Farricker said his experience as a zoning commissioner would give him a leg up in updating the 1998 Town Plan of Conservation and Development, the authoritative guide to growth in Greenwich."I will seek and listen to the input and ideas of everyone in town, and not just the regular interests, so we can manage growth smartly and save what's left," Farricker said.A 1982 Greenwich High School graduate who interned for Sen. Chris Dodd, D-Conn., two years later, Farricker has varied work experience, owning and running a restaurant in Washington, D.C., for four years before getting into real estate. He has a bachelor's degree in East Asian studies from George Washington University and a master's degree in real estate from Columbia University. He lives on Mead Avenue with his wife, Cathy, and their twins, Christian and Alexandra.

Farricker touted himself as a knowledgeable candidate who can manage the day-to-day operations of the town, including complex infrastructure projects."It is so critical that a place like Greenwich have a first selectman who knows how a public safety center is built, how a Hamilton Avenue School is built, and what to do when the best laid plans don't turn out the way they ought have," Farricker said."It's important that we have a first selectman who has been out there in the world, who knows how hedge funds work because he has worked with them, how buildings are built because he's built them, how to manage large organizations because he's managed them, and how to make executive decisions because he's made them."

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Wednesday, May 30, 2007

Wikipedia Takes Dig at World Series League

"Despite all the challenges, the standard of cricket can be very good with ex-test and regional representatives playing in some leagues (eg the Commonwealth League). Like any other weekend sport there are also places for the less-skilled enthusiast to play (eg. the Tri State World Series League)."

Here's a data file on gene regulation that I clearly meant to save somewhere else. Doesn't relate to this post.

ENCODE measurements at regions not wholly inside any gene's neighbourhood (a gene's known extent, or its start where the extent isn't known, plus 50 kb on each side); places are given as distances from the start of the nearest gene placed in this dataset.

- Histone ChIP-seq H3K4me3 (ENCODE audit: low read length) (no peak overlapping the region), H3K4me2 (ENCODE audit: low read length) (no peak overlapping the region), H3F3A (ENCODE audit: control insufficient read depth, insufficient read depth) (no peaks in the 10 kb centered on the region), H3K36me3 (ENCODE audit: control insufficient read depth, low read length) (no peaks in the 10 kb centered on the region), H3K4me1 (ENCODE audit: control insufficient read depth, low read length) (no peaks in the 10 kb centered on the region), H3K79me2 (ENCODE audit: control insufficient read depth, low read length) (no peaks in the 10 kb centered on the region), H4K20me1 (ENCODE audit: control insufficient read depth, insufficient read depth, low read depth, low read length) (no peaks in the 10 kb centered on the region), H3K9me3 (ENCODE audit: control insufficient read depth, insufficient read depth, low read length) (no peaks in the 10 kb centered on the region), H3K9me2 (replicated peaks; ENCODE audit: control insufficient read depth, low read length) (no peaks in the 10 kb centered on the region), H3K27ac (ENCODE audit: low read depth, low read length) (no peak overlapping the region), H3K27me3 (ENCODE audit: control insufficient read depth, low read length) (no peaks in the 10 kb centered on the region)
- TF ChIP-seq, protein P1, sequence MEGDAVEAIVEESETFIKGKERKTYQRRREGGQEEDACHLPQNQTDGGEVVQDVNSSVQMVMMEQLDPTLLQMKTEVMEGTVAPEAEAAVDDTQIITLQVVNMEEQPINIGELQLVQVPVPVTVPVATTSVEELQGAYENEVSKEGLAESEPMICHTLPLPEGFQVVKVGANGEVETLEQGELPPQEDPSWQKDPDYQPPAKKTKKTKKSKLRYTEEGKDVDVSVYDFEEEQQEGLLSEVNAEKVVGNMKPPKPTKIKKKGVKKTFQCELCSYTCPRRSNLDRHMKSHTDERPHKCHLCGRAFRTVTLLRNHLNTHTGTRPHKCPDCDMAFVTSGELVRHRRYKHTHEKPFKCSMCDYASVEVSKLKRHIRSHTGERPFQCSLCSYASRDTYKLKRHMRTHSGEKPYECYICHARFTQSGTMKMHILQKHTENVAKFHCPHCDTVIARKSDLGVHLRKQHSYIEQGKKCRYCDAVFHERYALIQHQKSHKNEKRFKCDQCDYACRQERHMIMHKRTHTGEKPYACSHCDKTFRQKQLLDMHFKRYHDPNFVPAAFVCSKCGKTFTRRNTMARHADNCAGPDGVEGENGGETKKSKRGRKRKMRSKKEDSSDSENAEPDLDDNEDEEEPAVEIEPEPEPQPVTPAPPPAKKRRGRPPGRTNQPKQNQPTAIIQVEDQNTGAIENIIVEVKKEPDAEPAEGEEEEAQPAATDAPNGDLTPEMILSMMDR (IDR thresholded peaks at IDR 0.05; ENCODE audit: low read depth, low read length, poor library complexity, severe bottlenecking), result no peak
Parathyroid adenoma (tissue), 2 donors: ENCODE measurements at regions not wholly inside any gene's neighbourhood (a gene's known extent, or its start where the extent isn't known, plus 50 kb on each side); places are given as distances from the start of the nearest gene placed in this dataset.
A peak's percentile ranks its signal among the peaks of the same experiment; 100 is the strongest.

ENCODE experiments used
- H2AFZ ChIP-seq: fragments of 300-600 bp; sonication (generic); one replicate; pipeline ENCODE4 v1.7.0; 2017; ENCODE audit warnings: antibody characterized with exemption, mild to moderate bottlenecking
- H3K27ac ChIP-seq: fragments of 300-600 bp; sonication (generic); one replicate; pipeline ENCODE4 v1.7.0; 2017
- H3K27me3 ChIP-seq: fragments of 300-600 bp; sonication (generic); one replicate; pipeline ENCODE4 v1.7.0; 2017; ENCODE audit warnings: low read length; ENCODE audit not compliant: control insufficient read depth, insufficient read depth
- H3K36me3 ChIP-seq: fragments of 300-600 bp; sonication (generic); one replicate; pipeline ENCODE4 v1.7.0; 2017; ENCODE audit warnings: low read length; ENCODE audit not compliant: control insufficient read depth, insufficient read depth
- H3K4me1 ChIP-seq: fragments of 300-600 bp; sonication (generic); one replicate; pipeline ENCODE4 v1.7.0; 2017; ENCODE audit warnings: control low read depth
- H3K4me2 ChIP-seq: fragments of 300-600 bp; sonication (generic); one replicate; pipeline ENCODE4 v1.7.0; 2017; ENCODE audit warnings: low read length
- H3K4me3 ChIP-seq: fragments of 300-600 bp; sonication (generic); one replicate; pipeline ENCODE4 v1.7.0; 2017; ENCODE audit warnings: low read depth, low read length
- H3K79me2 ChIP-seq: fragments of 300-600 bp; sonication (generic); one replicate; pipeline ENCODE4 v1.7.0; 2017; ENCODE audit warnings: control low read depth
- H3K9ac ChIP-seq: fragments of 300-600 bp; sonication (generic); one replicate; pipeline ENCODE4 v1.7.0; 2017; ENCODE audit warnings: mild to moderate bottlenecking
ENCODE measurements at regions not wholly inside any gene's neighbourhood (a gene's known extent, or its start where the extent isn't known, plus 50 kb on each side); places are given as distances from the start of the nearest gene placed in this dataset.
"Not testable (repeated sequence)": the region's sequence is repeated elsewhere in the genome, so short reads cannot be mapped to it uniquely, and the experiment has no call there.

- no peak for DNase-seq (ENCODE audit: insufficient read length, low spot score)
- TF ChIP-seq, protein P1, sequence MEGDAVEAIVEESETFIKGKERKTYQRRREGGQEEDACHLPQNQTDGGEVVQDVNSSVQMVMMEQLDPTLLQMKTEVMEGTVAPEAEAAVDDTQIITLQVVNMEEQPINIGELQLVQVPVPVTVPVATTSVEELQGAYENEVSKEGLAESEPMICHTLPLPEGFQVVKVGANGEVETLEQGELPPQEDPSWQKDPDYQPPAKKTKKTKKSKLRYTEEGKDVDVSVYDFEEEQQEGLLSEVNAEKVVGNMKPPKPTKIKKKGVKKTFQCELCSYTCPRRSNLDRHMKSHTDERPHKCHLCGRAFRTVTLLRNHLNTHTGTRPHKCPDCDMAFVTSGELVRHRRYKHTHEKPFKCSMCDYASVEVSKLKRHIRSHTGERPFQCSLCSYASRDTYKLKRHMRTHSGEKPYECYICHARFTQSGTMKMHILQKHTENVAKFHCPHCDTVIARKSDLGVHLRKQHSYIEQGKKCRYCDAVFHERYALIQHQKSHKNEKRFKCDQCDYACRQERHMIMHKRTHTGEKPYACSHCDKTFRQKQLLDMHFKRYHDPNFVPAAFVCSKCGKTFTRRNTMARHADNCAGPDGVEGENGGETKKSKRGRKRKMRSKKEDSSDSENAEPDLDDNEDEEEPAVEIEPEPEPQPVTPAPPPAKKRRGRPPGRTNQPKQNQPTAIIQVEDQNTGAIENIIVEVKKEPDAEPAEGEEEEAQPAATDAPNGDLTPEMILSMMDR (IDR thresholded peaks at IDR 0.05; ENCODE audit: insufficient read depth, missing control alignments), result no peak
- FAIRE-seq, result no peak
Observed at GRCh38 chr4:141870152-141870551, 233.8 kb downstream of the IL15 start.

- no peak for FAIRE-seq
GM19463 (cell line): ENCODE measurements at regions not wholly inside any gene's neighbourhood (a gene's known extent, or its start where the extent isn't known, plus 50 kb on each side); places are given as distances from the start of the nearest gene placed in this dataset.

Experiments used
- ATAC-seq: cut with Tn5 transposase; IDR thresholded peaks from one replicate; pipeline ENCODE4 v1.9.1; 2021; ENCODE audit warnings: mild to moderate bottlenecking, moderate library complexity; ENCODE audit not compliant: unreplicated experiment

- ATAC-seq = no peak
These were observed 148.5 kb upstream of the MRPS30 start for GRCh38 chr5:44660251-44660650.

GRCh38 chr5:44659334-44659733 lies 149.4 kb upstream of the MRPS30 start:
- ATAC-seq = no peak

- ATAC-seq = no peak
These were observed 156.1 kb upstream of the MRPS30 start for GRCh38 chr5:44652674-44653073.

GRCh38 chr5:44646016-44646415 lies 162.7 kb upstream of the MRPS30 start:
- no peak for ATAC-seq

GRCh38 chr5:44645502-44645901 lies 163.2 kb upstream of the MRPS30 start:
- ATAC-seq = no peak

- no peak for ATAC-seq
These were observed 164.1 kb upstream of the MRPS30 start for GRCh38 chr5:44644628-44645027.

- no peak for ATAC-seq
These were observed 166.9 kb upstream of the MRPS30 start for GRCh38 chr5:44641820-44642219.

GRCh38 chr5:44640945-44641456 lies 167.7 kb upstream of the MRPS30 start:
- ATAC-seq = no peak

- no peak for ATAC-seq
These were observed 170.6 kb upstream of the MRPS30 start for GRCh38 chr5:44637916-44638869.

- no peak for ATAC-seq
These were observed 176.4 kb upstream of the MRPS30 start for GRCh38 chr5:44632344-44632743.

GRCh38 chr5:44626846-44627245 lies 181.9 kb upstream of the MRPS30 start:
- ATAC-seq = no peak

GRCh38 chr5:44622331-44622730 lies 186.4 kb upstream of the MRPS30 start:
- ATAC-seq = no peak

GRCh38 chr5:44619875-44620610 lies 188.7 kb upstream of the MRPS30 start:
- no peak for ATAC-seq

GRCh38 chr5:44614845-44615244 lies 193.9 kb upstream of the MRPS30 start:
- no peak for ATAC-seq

Those are the exact words used in a Wikipedia article on Sports in New York. They've obviously not seen the video of last year's final.

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Monday, May 21, 2007

Cricket Camp Stamford, CT 7/9 - 7/20

Cricket Camp 2007

Coming this summer - Cricket Camp!

The City Of Stamford and the US Sports Institute will be working together this summer to bring a Cricket Camp to town for youth. Campers will be guided through all technical area of the game with fun drills, activities, batting, bowling, fielding, ball handling, positioning and the rules of the game will be covered. Camp will be open for kids 7-14 inclusive as of the start date of camp (with some exceptions, if deemed appropriate).

Activity # 144097; Where: TBA

When: Week 1– July 9th - 13th / Week 2 –July 16th - 20thTime: 5:00PM - 7:00PM

Fee: $110.00 per wk residents; $120.00 per wk non-residents., see page 22 which includes sign-up sheet.

For organizers who may want to bring a group the city contact is Rick Bauer 203-977-4645

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Sunday, May 20, 2007

Mad Dogs vs Hoboken (WSL Game 1) 5/19 - Junior